03 August 2009

Kyoto Day 2 ,The Philosopher's Walk

A shinto shrine within a Buddhist temple at Nanzen-ji complex
Aprons on stone statues are offerings

The entrance to the reception area at Nanzen-in temple complex

On our second full day in Kyoto we rose early to explore the Philosopher's Walk, a route that parallels a narrow canal on the eastern edge of the city. The route is about a mile long, although the distance is deceptive, as there are many sites and potential detours along the way. The walk is named for a philosophy professor, Nishida Kitaro, who strolled it frequently, and is described in the Dorling Kindersley's Eyewitness Guide to Japan and in more detail in the Walking Tours section of the Lonely Planet's Kyoto City Guide; for some reason, the walking tours are not indexed.

We began our walk at the Keage subway station, and, after a false start, did eventually find the correct exit and the pedestrian tunnel beneath a very busy ring road. Route indicators from the station to the beginning of the Philosopher's Walk present an excellent opportunity for Kyoto to add a bit of Western-language signage. Once on the path, though, it's fairly easy to follow.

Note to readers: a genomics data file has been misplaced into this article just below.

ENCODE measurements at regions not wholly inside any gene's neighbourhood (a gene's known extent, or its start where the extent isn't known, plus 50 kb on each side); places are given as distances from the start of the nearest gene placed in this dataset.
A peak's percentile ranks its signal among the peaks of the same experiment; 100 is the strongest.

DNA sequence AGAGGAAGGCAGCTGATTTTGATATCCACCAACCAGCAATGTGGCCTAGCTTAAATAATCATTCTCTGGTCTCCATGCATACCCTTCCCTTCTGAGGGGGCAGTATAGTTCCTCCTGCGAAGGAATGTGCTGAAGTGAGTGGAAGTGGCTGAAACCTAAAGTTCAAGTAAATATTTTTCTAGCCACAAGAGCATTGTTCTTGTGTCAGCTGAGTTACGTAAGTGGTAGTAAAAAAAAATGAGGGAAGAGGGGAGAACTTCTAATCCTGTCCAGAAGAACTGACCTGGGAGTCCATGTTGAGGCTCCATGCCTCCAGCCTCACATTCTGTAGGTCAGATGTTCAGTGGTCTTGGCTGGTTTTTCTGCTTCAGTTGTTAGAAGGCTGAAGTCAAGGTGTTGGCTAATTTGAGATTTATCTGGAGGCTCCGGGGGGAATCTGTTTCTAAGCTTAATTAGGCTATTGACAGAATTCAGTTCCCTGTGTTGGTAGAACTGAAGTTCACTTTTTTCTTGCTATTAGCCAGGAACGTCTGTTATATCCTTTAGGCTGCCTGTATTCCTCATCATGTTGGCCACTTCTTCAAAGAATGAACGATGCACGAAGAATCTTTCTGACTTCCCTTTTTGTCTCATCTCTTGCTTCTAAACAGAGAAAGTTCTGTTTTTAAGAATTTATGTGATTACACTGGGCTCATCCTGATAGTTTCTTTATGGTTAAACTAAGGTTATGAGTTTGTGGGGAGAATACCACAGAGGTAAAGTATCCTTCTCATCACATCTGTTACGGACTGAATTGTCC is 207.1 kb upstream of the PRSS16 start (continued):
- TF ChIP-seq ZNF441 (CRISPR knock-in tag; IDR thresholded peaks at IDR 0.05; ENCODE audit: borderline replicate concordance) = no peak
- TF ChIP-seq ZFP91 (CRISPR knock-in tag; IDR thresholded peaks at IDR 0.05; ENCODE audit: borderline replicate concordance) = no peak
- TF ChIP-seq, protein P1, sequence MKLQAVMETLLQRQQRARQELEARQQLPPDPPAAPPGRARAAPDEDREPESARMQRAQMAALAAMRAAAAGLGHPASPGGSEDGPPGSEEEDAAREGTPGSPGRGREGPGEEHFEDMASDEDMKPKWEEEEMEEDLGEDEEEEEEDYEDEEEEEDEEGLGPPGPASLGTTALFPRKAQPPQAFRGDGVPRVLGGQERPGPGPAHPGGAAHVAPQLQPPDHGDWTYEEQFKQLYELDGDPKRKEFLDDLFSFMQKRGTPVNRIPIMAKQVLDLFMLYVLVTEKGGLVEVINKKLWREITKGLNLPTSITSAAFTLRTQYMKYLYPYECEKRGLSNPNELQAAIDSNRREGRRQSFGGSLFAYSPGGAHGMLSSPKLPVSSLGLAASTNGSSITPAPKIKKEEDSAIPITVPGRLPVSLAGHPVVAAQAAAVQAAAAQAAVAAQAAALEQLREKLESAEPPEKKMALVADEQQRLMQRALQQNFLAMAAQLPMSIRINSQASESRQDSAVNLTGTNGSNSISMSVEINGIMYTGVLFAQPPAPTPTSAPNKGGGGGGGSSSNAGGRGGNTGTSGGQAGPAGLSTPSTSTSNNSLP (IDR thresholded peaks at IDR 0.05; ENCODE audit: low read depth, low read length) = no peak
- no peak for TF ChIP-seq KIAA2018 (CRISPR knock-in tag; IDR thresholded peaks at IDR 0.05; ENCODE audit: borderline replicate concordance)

Our first stop was the Nanzen-in temple complex, and we were early enough (before 9 am) to meet a few worshipers but no crowds. We were too early to access the interior of the massive Sanmon gate. For a photo of the gate, consider this link: http://www.sacred-destinations.com/japan/images/kyoto/nanzenji/sanmon-cc-dhchen.jpg. As it's a free standing structure, it's not really a gate in the Western sense of controlling physical access; but symbolically demarcates entry into a holy precinct.

Nanzen-in is a huge and illustrious Zen temple complex, with many maple trees, which must be spectacular in autumn, shading an under-carpet of greener-than-green moss thriving in the Kyoto humidity.

Enlarge to see image of famous painting, tiger drinking water, by Kano Tanyu

We made our way to the reception area, paid a small admission fee, received our tickets and a very welcome brief guide in English. After removing our shoes, we toted them in plastic bags and toured the Hojo, or abbot's residence. (I know, Americans of a certain age will have a frisson of nostalgia for Howard Johnson's, that orange-roofed temple to roadside food.)

A typical Japanese squat toilet
Immaculately clean